Guest Post by Colby Marshall, @ColbyMarshall
In my (very brief) career as a writer, I’ve learned a few things about self-promotion on social media sites and in the blogosphere. I’m not an expert by far, but marketing is a work in progress. Just like writing, it’s something I’ve tried to learn and grow in, and like writing, I’m constantly revising what I know based on what I see that works…and what doesn’t seem to work. So far, these are the top ten things I’ve learned about social media in book marketing:
1. Social media doesn’t create a fan base–it keeps one. The people who come to your twitter or facebook pages have most likely already bought, plan to buy, or are at least interested in buying your book. Therefore, they don’t want to be told to buy your book every ten seconds. They want to interact with YOU.
2. When it comes to interacting with you, the key word is WITH. One thing I’ve noticed over and over again about authors with rabid fan bases is that they don’t just post on their social media pages and leave. They talk back. If someone replies to a tweet, replying back is important. If someone comments on your facebook page or blog post, respond. While it might seem “cool” to play it cool, the bond of being able to talk to an author of a book you like will keep you interested in your favorite authors’ books far longer than if they feel distant.
3. Speaking of getting close, on your social media pages, blog, and website, fans dig content they can’t get in the book. It’s why J.K. Rowling has done something so unique in Pottermore—readers can get even more of their favorite characters, stories, and the writers behind them.
4. While personal and book-related posts are great, content that is fun, informative, or relevant will always be enjoyed, too. Links to articles you enjoyed, websites you like, or even a fun fact you learned during research will keep posts fresh.
5. And on the subject of fresh posts…followers are far more likely to keep following if you spend most of your time posting about things other than your book. My rule of thumb: nine out of ten posts shouldn’t be directly related to self-promotion. Something you learned while researching doesn’t count, but that link to your newest review on Amazon or details about your next personal appearance? Yep. It’s your 1/10.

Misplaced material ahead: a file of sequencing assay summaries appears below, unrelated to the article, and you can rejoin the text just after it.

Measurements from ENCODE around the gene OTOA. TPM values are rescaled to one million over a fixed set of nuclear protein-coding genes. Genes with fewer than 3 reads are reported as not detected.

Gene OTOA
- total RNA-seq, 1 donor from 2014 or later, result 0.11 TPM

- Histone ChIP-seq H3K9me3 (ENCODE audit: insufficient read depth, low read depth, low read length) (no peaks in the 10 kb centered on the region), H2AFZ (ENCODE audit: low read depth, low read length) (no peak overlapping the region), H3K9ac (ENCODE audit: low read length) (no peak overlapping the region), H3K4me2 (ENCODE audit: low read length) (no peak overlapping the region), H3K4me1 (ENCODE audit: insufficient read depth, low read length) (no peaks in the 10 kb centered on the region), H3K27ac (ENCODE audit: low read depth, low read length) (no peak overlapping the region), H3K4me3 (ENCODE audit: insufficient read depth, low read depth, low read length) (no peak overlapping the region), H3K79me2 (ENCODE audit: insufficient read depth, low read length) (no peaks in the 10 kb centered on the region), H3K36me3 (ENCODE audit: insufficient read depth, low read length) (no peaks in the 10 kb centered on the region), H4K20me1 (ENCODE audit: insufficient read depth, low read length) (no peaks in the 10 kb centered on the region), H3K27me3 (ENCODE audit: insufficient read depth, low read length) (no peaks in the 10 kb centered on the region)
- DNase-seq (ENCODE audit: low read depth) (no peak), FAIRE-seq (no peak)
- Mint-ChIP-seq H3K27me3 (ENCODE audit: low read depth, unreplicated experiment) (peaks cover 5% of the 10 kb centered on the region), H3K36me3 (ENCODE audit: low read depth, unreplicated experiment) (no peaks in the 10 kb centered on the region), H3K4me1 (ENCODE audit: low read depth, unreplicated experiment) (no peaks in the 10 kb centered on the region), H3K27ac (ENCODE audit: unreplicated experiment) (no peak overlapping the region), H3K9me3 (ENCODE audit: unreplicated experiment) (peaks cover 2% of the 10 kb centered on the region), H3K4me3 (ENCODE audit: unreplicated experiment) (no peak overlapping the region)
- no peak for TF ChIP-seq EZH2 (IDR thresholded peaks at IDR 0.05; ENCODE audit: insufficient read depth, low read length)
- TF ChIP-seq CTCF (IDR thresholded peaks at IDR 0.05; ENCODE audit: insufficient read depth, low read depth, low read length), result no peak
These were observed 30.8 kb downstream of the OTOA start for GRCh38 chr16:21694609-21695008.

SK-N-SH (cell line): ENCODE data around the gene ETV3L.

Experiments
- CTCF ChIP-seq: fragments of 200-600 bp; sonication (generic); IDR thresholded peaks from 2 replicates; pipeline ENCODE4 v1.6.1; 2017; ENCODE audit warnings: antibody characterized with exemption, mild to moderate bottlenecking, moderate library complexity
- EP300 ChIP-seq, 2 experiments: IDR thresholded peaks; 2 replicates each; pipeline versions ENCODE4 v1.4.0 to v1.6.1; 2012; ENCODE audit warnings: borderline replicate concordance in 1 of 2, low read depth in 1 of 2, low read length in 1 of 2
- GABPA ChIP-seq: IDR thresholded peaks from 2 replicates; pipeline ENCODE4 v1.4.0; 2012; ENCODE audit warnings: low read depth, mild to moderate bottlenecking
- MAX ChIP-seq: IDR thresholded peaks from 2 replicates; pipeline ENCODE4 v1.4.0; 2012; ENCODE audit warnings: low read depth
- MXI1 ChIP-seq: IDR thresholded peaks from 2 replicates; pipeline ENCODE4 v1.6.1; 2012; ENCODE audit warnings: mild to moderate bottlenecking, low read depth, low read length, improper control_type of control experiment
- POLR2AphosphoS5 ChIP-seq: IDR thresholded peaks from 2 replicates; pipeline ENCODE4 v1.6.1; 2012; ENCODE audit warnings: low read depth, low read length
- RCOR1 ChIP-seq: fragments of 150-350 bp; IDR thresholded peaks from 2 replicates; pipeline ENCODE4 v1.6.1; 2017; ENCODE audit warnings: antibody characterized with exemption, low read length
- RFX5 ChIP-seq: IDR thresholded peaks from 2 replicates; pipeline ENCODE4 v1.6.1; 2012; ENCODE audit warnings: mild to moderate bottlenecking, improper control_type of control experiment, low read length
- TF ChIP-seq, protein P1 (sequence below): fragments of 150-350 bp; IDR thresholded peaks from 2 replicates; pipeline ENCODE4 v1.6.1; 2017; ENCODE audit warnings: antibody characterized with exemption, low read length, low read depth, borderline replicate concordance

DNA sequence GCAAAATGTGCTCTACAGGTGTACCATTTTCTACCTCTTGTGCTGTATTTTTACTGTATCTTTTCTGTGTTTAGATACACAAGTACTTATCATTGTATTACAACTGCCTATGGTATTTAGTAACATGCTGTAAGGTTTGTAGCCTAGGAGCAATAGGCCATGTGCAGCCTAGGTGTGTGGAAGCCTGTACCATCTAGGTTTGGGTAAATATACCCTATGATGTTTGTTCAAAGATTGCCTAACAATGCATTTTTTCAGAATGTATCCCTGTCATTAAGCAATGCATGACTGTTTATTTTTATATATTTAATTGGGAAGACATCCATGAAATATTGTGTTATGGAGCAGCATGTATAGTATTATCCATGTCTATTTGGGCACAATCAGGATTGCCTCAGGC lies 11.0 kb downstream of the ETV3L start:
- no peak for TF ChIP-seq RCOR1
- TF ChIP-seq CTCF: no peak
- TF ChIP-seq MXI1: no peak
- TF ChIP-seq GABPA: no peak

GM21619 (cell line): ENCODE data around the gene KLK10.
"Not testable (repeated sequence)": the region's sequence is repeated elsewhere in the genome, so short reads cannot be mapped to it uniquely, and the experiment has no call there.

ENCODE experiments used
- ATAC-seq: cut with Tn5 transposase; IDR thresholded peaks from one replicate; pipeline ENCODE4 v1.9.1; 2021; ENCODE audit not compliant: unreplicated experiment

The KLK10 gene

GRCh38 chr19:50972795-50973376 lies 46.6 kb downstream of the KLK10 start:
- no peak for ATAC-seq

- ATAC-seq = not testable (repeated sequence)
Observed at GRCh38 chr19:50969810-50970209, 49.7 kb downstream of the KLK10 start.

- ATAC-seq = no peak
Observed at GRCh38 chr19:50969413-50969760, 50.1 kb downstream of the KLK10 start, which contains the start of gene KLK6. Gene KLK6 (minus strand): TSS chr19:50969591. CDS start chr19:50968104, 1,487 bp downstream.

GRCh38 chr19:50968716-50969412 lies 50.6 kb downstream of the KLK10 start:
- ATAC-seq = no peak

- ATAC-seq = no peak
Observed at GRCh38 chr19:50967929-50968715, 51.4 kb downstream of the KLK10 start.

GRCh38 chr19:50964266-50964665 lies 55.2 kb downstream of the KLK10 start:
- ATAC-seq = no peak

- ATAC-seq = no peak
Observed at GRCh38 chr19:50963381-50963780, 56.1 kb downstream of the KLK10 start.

6. When you first release a book, you get to cut some slack on the 9/10 rule. Maybe 1/5. But don’t abuse it. No one likes a hog. (Unless it’s tame and wants to be my steed. Then I love a hog.)
7. Don’t hog the attention. If you want some love from fellow writers or even artists in other mediums, don’t spend all of your time posting about yourself and none sharing others’ work. Karma counts for something, but so do people’s memories. Don’t expect a favor if you don’t do any.
8. Another don’t: don’t get angry. If someone doesn’t like your book, don’t argue with them. Thank them for reading, and move on. Arguing with someone who says your book isn’t their cup of tea won’t make them suddenly fall in love with it, and it won’t make you look so classy, either.
9. Don’t go off half-cocked. You know what they say: the internet is forever. As I’m sure Mitt Romney and his binders full of women will tell you, even if it’s easy to put a sound bite out in the amount of time it takes to type 140 characters, it doesn’t mean you should. Think before you post about something controversial, when you’re angry, or after a couple glasses of wine. Tact is always better than throwing words around. As writers, we should know words are powerful. Use them as such.
10. Above all, be yourself. If you try too hard to find a “voice,” it’ll always come across as stilted, and you’ll think too hard about what to post. Keep the tact from the previous statement, but real is relatable. Keep it real.
These are just a few things I’ve discovered on my journey as an author so far, and I’ve still got loads to learn. My debut novel, Chain of Command, is a thriller about the simultaneous assassinations of both the President and Vice President that rocket the very first woman—the Speaker of the House—into the presidency.
What about you—what gets your attention on social media in a good way? What types of posts drive you nuts?
Writer by day, ballroom dancer and choreographer by night, Colby is a contributing columnist for a local magazine and a proud member of International Thriller Writers. She’s active in local theatres as an actress and choreographer.
She lives in Georgia with her family where she is hard at work on her new thriller.